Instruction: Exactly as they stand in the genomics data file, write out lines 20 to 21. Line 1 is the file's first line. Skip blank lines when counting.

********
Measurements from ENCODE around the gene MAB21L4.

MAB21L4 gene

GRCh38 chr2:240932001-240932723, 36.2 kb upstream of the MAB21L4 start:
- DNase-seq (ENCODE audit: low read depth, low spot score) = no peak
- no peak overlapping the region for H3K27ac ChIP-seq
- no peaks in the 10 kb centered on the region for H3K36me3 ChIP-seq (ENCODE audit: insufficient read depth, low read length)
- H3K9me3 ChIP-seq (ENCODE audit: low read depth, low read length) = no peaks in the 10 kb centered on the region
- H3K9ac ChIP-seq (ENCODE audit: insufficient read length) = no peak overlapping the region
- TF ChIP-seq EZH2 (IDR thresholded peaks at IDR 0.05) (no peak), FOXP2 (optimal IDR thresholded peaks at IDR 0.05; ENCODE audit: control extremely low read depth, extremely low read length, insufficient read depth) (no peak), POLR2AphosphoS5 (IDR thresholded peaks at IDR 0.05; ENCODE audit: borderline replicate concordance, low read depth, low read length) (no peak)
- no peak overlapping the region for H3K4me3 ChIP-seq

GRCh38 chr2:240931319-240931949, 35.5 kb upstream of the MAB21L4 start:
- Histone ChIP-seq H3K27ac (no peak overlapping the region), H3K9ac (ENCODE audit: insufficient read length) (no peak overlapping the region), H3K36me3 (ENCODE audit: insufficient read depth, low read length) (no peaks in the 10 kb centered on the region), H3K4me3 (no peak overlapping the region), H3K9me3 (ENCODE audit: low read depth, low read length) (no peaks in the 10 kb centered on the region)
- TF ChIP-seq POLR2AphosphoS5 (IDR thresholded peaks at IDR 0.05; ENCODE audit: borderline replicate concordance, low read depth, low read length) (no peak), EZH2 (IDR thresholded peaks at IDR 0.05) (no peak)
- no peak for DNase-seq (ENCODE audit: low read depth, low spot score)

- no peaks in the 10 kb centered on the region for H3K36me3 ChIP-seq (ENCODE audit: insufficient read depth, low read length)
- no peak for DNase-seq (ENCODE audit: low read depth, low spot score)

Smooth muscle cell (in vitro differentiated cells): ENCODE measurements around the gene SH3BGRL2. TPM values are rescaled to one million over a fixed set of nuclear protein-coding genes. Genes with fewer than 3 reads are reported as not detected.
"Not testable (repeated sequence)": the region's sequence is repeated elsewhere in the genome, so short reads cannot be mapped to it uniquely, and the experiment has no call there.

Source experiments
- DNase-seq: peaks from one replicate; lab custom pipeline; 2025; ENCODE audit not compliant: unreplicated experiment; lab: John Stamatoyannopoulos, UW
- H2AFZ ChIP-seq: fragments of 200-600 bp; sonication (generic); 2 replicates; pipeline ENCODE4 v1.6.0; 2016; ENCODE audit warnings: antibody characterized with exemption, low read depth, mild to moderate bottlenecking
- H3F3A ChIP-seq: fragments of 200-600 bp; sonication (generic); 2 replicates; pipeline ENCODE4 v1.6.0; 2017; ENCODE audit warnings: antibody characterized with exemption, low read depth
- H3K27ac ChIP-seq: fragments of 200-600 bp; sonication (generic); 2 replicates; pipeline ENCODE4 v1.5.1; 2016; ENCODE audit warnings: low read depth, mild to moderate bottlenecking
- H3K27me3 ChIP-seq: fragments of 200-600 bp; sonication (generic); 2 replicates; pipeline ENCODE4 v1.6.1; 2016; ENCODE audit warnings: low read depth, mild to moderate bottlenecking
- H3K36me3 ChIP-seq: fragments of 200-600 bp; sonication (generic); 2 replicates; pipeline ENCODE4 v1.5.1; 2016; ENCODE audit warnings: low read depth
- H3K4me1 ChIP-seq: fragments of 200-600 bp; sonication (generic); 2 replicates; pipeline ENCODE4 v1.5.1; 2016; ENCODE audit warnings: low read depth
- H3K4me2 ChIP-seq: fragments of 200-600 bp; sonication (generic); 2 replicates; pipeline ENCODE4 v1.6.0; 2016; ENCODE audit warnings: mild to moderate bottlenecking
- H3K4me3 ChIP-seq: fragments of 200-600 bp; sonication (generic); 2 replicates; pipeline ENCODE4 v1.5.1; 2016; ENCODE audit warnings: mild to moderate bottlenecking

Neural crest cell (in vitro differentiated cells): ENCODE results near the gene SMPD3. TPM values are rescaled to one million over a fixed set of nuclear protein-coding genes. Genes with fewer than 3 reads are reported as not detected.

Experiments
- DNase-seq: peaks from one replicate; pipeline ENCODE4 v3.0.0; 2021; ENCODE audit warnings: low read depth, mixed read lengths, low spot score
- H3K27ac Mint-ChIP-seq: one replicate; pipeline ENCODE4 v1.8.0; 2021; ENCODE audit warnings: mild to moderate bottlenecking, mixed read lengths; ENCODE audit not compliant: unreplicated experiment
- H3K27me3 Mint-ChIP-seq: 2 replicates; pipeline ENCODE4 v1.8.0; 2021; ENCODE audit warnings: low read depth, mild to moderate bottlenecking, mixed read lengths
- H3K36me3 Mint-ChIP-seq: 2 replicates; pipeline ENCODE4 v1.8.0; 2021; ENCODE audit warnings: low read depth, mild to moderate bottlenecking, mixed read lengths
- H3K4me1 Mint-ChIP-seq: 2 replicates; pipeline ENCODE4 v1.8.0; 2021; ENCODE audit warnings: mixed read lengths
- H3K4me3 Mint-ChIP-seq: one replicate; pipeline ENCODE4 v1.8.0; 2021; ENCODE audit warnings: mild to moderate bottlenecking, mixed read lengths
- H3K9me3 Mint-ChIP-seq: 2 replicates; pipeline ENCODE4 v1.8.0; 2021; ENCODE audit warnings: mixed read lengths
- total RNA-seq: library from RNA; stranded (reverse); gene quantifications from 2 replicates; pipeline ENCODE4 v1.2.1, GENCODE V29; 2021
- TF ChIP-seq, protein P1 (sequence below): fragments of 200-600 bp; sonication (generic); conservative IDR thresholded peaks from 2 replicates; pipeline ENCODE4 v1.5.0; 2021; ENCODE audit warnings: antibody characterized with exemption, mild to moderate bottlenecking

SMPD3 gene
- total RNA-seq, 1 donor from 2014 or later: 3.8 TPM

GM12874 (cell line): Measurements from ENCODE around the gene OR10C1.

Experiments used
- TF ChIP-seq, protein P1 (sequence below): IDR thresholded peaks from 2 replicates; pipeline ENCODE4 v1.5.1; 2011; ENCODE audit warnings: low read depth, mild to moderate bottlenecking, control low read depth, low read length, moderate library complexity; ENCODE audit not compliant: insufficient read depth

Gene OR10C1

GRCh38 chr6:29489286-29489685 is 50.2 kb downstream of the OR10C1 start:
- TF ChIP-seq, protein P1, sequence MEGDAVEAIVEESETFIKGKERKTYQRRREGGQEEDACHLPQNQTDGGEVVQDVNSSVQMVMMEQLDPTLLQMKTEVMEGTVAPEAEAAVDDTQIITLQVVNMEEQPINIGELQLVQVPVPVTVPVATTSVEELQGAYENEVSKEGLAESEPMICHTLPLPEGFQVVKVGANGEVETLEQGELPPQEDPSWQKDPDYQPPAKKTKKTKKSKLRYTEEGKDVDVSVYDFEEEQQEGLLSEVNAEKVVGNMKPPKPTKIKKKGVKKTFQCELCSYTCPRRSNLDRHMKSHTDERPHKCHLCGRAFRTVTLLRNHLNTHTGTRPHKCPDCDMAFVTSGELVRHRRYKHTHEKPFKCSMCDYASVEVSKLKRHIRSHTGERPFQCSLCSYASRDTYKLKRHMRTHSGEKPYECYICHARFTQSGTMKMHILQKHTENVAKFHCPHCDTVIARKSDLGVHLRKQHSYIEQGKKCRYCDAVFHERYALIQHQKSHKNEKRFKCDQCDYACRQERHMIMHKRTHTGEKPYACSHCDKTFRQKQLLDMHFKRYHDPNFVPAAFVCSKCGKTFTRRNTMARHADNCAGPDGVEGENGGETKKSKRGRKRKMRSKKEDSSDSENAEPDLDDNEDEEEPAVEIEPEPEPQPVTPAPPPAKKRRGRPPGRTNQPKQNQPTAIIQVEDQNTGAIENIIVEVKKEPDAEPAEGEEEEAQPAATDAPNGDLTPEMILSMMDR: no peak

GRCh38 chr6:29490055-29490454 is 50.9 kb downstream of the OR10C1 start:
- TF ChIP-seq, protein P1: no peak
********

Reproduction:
- DNase-seq: peaks from one replicate; lab custom pipeline; 2025; ENCODE audit not compliant: unreplicated experiment; lab: John Stamatoyannopoulos, UW
- H2AFZ ChIP-seq: fragments of 200-600 bp; sonication (generic); 2 replicates; pipeline ENCODE4 v1.6.0; 2016; ENCODE audit warnings: antibody characterized with exemption, low read depth, mild to moderate bottlenecking